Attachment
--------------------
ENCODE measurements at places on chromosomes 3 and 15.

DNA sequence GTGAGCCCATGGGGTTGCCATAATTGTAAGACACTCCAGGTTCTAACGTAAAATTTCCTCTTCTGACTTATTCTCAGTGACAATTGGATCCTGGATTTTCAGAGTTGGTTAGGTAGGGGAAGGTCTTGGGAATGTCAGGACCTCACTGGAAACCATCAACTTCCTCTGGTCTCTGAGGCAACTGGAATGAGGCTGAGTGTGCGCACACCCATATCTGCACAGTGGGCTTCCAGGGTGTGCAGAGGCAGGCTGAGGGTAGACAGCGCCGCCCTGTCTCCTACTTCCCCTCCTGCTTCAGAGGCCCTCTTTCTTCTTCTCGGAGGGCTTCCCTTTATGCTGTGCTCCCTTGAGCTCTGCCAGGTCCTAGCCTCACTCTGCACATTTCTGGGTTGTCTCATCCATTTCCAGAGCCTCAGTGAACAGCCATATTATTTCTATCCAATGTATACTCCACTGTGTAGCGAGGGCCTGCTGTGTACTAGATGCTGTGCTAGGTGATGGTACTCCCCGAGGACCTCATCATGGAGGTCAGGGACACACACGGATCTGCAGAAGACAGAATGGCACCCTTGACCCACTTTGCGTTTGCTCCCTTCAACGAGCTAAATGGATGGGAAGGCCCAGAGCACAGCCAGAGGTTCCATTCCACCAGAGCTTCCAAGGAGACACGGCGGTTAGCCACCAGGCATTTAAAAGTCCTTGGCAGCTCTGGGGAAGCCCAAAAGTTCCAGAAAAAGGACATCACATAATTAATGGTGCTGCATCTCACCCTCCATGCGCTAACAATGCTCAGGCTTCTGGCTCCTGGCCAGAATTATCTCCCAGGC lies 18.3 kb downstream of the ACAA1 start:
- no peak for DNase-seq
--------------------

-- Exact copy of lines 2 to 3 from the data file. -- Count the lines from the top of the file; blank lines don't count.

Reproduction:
DNA sequence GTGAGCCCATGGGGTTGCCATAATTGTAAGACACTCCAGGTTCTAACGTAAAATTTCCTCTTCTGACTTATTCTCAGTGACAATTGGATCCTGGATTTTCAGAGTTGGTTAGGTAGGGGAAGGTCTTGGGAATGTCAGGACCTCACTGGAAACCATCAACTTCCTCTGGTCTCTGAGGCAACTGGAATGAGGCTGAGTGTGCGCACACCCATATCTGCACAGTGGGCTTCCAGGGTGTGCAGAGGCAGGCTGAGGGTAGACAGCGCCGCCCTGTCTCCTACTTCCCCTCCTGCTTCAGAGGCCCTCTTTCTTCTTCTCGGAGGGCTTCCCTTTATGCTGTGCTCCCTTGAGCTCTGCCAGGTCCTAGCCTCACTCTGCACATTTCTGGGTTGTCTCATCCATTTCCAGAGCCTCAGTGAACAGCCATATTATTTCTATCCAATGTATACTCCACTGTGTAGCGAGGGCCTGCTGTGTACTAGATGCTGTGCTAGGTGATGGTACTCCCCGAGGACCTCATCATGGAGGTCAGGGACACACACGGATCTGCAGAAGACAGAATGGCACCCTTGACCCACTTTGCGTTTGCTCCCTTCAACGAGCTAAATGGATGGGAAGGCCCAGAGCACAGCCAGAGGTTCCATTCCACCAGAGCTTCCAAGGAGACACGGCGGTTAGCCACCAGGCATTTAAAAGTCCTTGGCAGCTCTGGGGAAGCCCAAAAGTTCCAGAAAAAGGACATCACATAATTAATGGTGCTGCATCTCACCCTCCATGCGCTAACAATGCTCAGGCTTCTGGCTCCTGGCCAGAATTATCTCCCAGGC lies 18.3 kb downstream of the ACAA1 start:
- no peak for DNase-seq